A new collaboration has launched a biodiversity framework at Te Papa in Wellington this week that seeks to weave Māori perspectives into environmental action.
The independent working group called Mauri Tūhono ki te Upoko o te Ika a Māui [Mauri Tūhono] is co-chaired by Ngāti Kahungunu ki Wairarapa environment manager Ra Smith.
The group has mana whenua members and representatives from the Department of Conservation [DOC], Greater Wellington Regional Council [GWRC], and the wider community.
Its goal is to inspire communities and agencies to answer the karanga [call] from te taiao [the natural world], and Smith said it offers a holistic approach by integrating a “range of perspectives”.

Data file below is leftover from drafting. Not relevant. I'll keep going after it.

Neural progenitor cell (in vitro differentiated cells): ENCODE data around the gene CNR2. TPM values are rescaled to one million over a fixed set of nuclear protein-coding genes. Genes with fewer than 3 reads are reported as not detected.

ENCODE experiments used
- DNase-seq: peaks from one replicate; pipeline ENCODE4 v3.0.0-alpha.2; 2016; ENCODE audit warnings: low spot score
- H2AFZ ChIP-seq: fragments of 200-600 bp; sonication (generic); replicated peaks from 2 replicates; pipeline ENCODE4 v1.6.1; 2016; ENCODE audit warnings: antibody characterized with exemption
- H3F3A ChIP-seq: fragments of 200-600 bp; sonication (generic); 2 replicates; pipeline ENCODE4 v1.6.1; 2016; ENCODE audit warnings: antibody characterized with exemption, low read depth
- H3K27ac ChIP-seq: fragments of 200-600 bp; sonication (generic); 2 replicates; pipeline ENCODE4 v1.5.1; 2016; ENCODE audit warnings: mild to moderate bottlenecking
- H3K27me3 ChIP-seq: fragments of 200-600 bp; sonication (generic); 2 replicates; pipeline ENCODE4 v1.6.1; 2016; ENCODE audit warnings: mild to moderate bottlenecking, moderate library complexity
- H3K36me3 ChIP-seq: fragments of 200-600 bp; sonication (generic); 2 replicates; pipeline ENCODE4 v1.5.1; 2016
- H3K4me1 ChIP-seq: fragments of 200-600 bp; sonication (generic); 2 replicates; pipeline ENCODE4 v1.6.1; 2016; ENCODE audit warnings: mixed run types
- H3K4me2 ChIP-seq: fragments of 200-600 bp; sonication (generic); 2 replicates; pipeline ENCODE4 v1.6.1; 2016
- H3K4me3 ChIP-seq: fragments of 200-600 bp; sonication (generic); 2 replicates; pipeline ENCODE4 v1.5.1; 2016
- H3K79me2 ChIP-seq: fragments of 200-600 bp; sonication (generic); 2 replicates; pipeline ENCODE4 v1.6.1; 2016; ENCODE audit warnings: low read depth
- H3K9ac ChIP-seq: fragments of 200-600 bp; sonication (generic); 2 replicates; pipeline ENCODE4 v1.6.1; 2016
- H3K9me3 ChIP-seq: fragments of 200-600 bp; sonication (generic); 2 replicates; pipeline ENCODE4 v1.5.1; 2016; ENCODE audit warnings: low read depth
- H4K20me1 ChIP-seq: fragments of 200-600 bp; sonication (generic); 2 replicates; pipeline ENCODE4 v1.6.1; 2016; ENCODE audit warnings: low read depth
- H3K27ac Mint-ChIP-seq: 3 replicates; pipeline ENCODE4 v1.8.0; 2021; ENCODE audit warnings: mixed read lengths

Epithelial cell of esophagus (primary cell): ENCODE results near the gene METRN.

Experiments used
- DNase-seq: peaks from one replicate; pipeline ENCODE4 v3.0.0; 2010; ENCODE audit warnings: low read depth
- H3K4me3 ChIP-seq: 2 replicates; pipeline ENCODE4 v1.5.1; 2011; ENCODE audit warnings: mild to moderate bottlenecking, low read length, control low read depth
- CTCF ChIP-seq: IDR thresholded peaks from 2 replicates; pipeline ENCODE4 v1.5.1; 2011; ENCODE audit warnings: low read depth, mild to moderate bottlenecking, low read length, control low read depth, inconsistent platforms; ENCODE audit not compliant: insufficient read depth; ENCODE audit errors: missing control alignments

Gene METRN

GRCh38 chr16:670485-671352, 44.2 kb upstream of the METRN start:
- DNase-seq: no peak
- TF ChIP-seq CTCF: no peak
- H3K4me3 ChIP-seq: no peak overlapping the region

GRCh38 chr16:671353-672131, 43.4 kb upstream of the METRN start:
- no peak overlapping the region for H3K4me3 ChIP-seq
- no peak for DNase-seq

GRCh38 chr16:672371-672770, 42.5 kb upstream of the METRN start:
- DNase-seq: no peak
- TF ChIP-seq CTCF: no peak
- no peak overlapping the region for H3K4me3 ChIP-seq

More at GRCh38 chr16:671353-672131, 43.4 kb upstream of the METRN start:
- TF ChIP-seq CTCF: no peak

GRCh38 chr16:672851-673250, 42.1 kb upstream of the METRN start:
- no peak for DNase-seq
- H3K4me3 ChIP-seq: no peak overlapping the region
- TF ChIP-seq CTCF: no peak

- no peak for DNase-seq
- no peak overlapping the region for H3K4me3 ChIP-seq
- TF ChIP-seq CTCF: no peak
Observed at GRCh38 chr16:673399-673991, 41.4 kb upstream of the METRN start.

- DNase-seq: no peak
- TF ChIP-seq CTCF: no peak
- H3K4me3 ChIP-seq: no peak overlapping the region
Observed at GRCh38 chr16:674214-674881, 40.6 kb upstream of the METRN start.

“This is for everyone, everywhere,” Smith said.
“Through people reconnecting with te taiao, we revitalise the mauri [life essence], and together our contributions lead us towards te taiao flourishing,”
Smith said Mauri Tūhono is a regional movement.
“It will guide us in shaping a sustainable future that honours and protects our shared natural heritage,” he said.
“The regional council’s approach to environmental work will increasingly be informed by mātauranga ā-iwi as well as other knowledge systems.”
GWRC councillor Hikitia Ropata said it is important to have a regional commitment to developing the framework, named Kaipuripuri taonga ki te ao whānui.
“This framework is developed with a deep understanding of our region’s unique needs and strengths,” Ropata said.
“Greater Wellington is proud to work with our partners to implement this framework for the benefit of our community and te taiao.”